Replacing the NRP controller in SLATE

The SLATE platform provides a powerful, simple way to deploy a large variety of applications. In this blog post, we will talk about the new federation controller that we’ve created in order to allow Kubernetes clusters to be federated as well as discussion on how the new federation controller operates.


In order to function SLATE needs to be able to programmatically create namespaces and service accounts on Kubernetes clusters for itself and for organizations that will be running applications on federated clusters.

When a group is given access to a federated cluster, SLATE needs to create a new namespace and service account on the federated cluster and restrict the group’s access to that namespace. Prior to 2022, SLATE used the NRP Controller to handle creation of namespaces and service accounts. However, the NRP controller does not support Kubernetes 1.20 or later.

Due to this, SLATE needed to update the NRP controller to support modern Kubernetes (K8S) versions. However, while updating the NRP controller, other issues with the controller were discovered that required a rewrite of the controller.

NRP Controller Issues

There were several issues discovered with the NRP controller while investigating it. The first was that the current version of the NRP controller was effectively unmaintained. In addition, the controller did not work with recent versions of Kubernetes. Finally, the controller used fairly version old version of Go which did not support the current go modules packaging. Due to these issues, the decision was made to rewrite the NRP controller using modern Go and using the current Kubernetes API and client libraries.

Federation Controller basics

The SLATE federation controller does two things. First, it registers two cluster resource descriptors (CRDs) with the Kubernetes cluster. The first CRD ( creates the necessary namespace, service account, and role bindings to allow SLATE to use the cluster. The second CRD ( will generate a namespace, service account, and role bindings that SLATE groups will use when working with applications on the system.

The federation controller is in actuality two different controllers. Each controller monitors a single type of CRD. When CRDs are updated, created, or deleted the controller will take the corresponding actions.

The NRP controller was written using an older Go packaging system (golang/dep). The first task when updating the controller required updating the project to use go mod instead. This was fairly straightforward. Running go mod init created a basic go.mod file that was then modified to reference the needed modules.

A bigger change was updating the code to adhere to modern Go conventions. The old NRP code was written without using any Contexts. Although it required some work, updating the code to use Contexts throghout and to handle them was straightforward. Although a few places required using a TODO Context, the changes were made and the updated code did work. However, the code still did not support Kubernetes clusters using K8S 1.22 or later.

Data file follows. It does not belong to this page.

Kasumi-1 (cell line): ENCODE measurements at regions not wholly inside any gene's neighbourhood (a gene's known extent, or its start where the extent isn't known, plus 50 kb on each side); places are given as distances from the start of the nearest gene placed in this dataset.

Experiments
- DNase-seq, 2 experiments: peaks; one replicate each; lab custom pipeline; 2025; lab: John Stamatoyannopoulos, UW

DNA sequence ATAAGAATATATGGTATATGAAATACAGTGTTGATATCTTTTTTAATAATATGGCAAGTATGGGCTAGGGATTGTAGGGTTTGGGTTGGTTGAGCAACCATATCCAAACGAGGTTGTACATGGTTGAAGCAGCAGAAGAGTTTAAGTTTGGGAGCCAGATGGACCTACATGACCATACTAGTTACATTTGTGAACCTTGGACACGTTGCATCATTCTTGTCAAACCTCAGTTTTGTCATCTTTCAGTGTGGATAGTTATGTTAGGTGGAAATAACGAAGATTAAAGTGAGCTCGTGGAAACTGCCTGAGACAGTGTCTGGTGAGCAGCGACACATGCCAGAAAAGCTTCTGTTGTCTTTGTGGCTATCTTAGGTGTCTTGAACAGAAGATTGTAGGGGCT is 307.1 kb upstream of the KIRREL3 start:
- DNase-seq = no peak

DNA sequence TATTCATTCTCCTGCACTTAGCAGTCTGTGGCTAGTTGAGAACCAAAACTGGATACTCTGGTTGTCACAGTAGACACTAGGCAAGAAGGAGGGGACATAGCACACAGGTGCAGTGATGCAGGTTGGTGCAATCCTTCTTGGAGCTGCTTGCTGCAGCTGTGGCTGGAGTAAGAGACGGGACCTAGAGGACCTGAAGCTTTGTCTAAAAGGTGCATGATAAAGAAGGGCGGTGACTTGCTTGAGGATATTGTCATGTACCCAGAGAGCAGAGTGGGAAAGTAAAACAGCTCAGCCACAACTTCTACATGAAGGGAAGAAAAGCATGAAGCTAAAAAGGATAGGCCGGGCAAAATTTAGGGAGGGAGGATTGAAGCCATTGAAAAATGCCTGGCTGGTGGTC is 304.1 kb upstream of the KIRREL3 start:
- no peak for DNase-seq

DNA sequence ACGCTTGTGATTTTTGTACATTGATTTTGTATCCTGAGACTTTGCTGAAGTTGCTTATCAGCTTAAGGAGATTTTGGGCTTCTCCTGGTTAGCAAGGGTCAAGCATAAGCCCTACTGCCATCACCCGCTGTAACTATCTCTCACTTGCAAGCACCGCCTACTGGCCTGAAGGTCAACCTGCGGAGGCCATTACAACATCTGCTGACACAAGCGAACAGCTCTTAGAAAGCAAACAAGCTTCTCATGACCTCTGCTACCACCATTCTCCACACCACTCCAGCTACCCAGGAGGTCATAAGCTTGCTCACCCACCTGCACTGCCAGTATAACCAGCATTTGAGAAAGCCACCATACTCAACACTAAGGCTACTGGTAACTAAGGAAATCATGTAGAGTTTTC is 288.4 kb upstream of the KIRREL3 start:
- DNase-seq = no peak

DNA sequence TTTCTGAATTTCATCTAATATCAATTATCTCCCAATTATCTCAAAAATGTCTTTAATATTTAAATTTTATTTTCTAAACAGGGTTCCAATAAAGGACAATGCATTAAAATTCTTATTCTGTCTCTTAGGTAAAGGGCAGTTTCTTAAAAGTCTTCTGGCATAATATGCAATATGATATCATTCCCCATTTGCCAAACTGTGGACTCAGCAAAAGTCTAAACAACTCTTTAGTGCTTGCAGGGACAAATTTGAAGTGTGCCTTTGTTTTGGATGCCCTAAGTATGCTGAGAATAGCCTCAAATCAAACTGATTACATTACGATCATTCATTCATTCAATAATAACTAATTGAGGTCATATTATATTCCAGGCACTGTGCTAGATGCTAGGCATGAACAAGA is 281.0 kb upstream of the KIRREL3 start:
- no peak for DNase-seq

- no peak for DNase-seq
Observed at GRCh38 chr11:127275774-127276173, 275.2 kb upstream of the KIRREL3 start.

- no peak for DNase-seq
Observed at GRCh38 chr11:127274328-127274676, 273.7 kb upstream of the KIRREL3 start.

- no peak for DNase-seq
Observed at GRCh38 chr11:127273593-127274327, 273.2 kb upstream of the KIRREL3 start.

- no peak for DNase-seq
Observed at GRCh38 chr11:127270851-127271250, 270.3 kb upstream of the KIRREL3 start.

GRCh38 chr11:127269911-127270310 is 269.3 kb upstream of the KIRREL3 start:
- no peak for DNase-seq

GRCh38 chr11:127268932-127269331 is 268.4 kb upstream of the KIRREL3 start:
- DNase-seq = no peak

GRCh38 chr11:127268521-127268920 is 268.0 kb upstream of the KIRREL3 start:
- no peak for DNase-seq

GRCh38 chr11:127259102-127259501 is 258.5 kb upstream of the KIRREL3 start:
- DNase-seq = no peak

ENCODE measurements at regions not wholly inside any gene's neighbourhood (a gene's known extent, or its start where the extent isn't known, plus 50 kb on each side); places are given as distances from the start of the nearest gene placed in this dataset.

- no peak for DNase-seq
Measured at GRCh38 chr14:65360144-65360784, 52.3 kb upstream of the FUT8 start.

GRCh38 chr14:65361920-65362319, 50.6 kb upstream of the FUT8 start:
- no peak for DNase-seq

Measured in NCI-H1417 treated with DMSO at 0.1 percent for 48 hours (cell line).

However after reviewing the updated controller code and the changes needed to support current versions of Kubernetes, the decision was made to rewrite the controller to work within the current Kubernetes controller model.

The K8S controller model is based on several components that work together to monitor CRDs on a K8S cluster and to update the cluster as CRDs are created, updated, or deleted. In essance, a controller uses a component called an Informer to query the cluster for the existance of the CRDs that it is interested in. The SLATE federation controller uses a variant called a SharedInformer to do this. A SharedInformer functions just like an Informer but uses a shared cache so that other controllers can also work with the CRD being monitored without having to worry about having outdated or invalid objects in their caches.

When CRDs are changed (created, updated, etc), the SharedInformer will dispatch updates to the resource handler for that CRD. Due to technical reasons, the updates get placed in a workqueue that then gets processed to make the corresponding updates to the cluster.

The federation controller implementation is primarily consists of code that monitors the workqueues and then updates namespaces, service accounts, and role-bindings appropriately. I.e. creating them when a CRD is created, and deleting them when the corresponding CRD is removed.

Controller Code Generation

The final changes needed to the code were a few technical ones due to the way the K8S client api works in Go. Since the new controller targetted Go 1.17, Go generics are not available. Due to this, the K8S client api requires using the codegen tool to generate code that will take json from the K8S api server and automatically convert it to a native Go type that matches the custom CRDs that are being used. This is done by defining the Go structures for the custom CRD types that the controller is interested in (cluster/clusternss). Then using the tooling from kubernetes/code-generator generates the appropriate code that will automatically convert json from the K8S api server into the appropriate Go types for the CRD.

Wrapping it up

Although rewriting software is not something that should be done on a whim, after initial efforts to update the NRP controller and review of the remaining work, a rewrite was warranted. The new federation controller used fairly modern Go code and K8S apis. It should operate on K8S for quite a while in the future thanks to the rewrite.

Suchandra Thapa